Holmes wrote:" The problem of the Three electrical switchs "
In all the problems that require lateral thinking, this is the one I like most.
First of all I want to say that there arenÂ´t any types of "tricks". It is a problem that, with the pieces of information given, it can be resolved. Here it goes:
You have deserted room with only one lightbulb one the roof. The electrical switch that activates the light is outside the room. However, there isnÂ´t only one electrical switch, there are three. Only one switch activates the light (The light works, obviously). The problem consists on the following: the door of the room is closed. You have all the time you want to "play" with the switchs. You can use any combination you want with them, but you can only go in the room once. At the moment you go out the room, you must be capable to say: "This is the switch that activates the light."The three switchs are in the same position: Off.
LetÂ´s get it clearer: while the door is closed and you are outside, you can entertain yourself with the switchs as you wish. But, there will be a moment where youÂ´ll have to decide to go in the room. There are no problems. You do it. But when you come out, youÂ´ll have to be able to answer the question orf which of the three switchs is the one that activates the light?
One more time: the problem hasnÂ´t got any type of tricks. It isnÂ´t that you can see under the door or that there is a window on the door. It is a problem that can be resolved.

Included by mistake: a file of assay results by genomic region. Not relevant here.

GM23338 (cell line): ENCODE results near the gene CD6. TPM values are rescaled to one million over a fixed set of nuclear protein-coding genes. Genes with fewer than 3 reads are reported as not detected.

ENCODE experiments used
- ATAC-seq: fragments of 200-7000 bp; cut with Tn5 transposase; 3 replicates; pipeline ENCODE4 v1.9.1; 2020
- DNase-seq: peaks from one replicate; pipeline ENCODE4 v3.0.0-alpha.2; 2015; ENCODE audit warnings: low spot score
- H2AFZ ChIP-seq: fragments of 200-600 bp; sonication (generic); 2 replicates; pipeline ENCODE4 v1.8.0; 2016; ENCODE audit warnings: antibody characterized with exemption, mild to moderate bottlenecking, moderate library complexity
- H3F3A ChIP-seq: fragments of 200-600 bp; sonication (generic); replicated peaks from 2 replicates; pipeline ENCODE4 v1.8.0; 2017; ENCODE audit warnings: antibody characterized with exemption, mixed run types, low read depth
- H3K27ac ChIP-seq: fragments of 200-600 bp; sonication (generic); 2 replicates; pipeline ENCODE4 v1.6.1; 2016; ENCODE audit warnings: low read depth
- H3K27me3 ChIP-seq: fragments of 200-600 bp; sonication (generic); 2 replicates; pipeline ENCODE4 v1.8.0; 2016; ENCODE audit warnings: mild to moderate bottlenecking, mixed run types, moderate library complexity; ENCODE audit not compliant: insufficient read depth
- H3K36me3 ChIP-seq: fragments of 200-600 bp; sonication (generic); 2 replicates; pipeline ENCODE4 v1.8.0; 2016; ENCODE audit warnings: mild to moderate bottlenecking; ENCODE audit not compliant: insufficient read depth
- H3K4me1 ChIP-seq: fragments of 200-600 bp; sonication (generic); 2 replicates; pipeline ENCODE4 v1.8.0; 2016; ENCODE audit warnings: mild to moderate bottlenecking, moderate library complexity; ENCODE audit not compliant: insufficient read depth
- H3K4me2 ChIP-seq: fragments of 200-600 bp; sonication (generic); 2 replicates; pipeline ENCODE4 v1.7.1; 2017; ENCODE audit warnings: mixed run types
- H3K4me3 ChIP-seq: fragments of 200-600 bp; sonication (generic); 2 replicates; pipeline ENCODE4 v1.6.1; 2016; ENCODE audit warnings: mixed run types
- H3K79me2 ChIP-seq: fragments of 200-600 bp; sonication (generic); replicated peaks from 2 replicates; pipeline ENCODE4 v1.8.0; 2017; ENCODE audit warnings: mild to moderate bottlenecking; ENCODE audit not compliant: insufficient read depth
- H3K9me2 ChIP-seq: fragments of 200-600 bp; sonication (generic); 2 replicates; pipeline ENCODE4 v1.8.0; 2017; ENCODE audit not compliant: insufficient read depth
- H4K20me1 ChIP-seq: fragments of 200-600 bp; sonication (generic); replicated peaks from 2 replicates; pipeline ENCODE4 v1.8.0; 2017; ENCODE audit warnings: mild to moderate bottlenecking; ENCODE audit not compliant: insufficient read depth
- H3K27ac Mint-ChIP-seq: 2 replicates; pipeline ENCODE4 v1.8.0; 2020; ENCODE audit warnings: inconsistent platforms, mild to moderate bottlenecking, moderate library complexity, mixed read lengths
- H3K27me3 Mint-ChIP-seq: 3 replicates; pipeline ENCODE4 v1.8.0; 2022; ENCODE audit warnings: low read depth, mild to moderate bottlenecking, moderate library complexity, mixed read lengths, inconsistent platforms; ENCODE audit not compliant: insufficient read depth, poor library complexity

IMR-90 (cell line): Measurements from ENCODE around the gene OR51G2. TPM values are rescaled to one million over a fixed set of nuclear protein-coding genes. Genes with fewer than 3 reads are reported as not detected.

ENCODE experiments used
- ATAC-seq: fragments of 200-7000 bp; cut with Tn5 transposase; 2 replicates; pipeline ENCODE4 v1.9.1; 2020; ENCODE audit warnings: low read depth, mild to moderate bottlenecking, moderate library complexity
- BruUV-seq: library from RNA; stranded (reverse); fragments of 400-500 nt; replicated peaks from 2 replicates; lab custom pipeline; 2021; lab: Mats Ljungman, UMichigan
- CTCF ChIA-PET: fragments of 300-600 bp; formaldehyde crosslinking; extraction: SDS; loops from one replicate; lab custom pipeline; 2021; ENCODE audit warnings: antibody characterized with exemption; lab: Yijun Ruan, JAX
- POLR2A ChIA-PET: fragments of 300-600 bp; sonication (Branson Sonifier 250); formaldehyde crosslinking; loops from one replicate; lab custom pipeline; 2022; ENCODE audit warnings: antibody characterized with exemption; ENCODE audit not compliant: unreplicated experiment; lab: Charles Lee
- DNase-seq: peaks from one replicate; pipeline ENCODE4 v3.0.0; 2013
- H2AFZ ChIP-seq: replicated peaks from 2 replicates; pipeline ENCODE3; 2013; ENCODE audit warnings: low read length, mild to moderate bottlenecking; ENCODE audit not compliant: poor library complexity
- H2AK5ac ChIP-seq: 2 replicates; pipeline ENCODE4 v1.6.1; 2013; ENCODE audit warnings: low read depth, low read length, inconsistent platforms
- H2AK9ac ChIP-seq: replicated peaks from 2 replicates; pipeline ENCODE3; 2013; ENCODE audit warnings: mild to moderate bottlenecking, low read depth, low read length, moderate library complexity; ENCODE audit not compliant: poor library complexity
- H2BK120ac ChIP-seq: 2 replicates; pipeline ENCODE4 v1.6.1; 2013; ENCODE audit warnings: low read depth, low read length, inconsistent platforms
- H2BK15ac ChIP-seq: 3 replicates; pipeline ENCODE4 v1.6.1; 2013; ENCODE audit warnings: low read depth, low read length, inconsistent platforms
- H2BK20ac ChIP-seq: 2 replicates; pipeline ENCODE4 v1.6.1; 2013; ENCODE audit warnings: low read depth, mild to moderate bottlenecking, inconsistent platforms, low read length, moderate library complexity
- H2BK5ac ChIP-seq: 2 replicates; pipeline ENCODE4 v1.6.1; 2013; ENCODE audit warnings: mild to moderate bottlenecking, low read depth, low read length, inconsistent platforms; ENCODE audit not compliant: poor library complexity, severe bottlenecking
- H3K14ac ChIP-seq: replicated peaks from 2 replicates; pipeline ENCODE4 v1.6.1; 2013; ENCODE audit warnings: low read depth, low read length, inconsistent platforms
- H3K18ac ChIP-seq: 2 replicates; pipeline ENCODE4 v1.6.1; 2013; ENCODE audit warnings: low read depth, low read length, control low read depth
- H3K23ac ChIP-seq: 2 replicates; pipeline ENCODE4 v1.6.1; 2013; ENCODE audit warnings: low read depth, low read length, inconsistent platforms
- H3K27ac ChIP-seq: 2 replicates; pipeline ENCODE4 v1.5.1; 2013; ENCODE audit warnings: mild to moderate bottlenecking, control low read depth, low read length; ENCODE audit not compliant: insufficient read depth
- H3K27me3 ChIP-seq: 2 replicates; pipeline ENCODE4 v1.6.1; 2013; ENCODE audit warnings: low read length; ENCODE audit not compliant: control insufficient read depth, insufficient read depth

LetÂ´s see how you reason, shall we?
Sayumi wrote: Pretty sure I know this one ;D
1.Turn on two of the switches
2.Wait for about 30min
3. Turn off one of the switches
4. Go into the other room
The 3 possibilities are:
-the light is on -> it is the switch which is still on
-the light is not but the lightbulb is warm when you touch it -> it is the switch you just turned off
-the lightbulb is not on and cold-> it is the third switch you never turned
5.Go out of the room and confidently answer the question
Exploit the fact that a light bulb emits two types of 'information'. Light and heat. Switch on two of the three switches, say a and b, leave c off. Wait a while, then switch off b. Go into the room. If the light is on and bulb is warm then a is the correct switch. If light is off and bulb is warm the b is the correct switch. Finally, if light is off and bulb is cold then c is the correct switch.
Then proceed to Sayumi's step 5.
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